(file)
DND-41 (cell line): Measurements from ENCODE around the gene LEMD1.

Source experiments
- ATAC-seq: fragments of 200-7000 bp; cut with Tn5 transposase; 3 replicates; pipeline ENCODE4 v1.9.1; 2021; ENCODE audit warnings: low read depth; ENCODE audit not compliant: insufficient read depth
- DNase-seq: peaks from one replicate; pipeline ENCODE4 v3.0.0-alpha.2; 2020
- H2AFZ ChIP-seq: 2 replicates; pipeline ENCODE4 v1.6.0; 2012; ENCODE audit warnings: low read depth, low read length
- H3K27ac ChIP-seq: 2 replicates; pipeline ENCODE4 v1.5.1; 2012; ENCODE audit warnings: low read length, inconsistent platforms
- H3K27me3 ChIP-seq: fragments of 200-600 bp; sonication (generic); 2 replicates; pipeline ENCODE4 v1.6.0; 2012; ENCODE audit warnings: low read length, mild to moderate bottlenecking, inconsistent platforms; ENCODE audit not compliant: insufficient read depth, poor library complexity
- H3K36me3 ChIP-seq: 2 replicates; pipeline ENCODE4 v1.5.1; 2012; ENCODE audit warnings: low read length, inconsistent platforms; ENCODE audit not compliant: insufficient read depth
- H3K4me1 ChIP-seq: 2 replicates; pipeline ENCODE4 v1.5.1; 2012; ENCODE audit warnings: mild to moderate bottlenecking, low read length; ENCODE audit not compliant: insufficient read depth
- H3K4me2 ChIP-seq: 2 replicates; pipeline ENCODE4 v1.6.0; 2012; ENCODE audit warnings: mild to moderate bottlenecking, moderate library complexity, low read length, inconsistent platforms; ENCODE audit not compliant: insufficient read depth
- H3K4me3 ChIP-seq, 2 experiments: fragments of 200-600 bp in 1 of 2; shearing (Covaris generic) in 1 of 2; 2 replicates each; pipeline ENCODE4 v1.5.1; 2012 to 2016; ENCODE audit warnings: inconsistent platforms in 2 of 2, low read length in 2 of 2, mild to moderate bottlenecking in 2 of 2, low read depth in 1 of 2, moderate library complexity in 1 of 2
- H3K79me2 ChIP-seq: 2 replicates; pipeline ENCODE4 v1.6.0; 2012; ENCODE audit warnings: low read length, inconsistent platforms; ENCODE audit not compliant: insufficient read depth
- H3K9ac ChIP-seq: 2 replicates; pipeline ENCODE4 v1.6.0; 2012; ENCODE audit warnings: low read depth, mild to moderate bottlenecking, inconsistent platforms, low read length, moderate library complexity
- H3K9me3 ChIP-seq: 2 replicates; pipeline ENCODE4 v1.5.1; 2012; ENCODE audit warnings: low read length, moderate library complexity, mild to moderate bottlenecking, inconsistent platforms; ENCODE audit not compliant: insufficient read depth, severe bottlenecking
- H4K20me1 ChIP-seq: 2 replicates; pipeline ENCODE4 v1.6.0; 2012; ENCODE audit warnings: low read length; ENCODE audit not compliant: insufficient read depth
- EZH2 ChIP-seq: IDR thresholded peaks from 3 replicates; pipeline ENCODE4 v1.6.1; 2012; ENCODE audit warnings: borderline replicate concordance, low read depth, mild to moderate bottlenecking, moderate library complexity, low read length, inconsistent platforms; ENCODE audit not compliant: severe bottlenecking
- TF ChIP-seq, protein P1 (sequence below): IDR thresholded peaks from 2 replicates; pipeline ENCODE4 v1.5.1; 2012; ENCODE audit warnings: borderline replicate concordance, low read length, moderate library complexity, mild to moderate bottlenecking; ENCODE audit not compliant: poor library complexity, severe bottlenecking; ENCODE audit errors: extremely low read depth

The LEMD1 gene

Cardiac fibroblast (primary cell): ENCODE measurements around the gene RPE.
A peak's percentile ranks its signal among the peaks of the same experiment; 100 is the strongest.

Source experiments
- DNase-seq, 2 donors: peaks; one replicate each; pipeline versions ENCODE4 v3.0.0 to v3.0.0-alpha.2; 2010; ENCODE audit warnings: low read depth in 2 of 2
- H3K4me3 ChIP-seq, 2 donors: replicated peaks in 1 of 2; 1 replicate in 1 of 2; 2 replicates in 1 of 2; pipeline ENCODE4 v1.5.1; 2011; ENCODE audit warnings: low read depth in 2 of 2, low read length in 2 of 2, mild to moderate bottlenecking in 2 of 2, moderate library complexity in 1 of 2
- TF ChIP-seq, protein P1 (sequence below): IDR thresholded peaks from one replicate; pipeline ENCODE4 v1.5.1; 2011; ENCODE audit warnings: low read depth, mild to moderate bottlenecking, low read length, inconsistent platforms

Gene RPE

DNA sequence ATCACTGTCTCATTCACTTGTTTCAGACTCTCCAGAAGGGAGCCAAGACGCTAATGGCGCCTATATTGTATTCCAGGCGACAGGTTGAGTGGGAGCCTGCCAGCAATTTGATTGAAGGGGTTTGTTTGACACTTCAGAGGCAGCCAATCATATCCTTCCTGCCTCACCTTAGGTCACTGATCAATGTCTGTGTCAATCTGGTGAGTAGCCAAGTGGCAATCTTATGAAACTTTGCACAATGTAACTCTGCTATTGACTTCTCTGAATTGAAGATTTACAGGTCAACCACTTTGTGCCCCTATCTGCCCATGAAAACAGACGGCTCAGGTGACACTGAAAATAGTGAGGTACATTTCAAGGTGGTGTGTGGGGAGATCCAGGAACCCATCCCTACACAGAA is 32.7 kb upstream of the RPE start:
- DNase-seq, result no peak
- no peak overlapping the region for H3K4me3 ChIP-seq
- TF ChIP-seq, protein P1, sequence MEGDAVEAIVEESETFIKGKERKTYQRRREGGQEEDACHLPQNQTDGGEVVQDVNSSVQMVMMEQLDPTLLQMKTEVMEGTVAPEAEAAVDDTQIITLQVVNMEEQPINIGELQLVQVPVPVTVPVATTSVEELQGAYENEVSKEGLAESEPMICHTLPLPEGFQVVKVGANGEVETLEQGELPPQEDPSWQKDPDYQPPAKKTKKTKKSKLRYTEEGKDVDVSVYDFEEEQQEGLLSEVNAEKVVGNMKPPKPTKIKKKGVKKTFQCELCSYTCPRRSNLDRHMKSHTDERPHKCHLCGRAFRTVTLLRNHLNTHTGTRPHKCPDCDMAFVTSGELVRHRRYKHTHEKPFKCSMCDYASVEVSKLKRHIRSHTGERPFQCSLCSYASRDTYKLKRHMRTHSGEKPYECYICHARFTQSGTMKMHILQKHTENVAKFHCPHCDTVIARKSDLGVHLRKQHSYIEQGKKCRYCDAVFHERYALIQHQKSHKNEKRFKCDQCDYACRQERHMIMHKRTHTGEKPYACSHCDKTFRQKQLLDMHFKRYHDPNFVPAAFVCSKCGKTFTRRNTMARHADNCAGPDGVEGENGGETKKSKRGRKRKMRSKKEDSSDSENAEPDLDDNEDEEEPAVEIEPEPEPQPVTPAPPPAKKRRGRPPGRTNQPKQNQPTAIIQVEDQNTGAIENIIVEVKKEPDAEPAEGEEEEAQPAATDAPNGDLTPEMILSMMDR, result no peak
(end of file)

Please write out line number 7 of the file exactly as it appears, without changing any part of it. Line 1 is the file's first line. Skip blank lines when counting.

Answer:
- H3K27me3 ChIP-seq: fragments of 200-600 bp; sonication (generic); 2 replicates; pipeline ENCODE4 v1.6.0; 2012; ENCODE audit warnings: low read length, mild to moderate bottlenecking, inconsistent platforms; ENCODE audit not compliant: insufficient read depth, poor library complexity